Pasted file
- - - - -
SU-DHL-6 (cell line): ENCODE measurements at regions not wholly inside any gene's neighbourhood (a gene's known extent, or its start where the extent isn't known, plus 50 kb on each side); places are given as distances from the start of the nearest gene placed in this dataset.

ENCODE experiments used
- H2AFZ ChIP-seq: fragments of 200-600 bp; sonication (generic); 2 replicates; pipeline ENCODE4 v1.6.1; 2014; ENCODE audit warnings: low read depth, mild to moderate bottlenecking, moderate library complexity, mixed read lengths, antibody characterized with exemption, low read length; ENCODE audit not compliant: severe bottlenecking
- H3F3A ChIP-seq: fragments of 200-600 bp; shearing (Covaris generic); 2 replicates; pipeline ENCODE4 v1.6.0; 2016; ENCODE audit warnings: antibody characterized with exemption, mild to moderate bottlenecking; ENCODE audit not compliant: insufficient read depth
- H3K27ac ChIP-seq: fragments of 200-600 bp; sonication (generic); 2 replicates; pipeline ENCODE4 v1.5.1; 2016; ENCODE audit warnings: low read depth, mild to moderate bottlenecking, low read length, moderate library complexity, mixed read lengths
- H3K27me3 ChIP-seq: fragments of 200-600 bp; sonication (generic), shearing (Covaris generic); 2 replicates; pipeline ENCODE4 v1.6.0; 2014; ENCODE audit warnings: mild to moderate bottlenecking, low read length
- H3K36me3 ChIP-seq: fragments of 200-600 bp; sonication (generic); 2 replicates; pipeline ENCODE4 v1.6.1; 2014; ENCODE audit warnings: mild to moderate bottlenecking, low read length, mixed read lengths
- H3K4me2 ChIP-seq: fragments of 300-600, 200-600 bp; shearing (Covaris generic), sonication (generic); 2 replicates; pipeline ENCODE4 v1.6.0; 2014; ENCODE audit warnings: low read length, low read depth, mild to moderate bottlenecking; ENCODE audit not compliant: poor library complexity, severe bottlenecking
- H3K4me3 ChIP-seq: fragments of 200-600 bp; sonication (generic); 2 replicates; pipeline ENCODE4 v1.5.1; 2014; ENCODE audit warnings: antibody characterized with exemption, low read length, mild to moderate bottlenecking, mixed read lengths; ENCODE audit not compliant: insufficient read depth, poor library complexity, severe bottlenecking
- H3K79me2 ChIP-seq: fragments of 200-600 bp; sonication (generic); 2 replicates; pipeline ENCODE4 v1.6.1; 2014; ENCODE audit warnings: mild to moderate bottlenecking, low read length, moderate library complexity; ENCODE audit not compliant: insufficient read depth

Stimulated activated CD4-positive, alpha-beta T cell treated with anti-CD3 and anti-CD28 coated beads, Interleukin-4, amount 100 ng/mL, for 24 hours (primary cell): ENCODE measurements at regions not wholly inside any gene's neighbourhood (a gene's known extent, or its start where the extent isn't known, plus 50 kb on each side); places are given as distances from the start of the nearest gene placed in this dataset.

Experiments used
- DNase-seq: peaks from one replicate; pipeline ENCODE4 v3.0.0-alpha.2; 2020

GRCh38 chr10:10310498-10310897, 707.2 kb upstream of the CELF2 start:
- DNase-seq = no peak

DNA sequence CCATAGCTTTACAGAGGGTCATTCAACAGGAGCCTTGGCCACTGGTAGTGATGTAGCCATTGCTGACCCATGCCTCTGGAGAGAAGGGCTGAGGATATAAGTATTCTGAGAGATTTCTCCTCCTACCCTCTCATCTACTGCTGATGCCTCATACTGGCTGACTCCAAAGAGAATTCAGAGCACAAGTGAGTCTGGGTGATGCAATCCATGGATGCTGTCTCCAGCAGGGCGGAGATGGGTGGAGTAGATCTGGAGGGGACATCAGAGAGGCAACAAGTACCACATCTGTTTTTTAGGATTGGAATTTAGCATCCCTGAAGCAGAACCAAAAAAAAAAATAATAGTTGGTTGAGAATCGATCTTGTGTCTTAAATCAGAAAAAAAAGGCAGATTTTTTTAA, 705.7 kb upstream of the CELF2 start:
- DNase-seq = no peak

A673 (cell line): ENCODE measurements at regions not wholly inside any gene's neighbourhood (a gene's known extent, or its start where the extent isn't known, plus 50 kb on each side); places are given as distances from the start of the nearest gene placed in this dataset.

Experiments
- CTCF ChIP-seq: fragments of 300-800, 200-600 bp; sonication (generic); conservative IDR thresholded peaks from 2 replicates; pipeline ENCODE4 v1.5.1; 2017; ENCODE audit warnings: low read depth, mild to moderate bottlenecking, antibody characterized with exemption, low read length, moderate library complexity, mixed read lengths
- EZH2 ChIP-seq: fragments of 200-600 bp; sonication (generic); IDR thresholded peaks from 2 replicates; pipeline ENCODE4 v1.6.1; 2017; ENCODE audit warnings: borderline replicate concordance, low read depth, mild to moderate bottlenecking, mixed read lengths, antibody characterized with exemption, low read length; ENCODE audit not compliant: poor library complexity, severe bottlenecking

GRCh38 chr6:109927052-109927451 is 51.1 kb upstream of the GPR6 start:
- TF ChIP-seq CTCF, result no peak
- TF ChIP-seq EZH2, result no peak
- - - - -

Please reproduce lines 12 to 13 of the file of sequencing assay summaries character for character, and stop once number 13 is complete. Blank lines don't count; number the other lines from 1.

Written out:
Experiments used
- DNase-seq: peaks from one replicate; pipeline ENCODE4 v3.0.0-alpha.2; 2020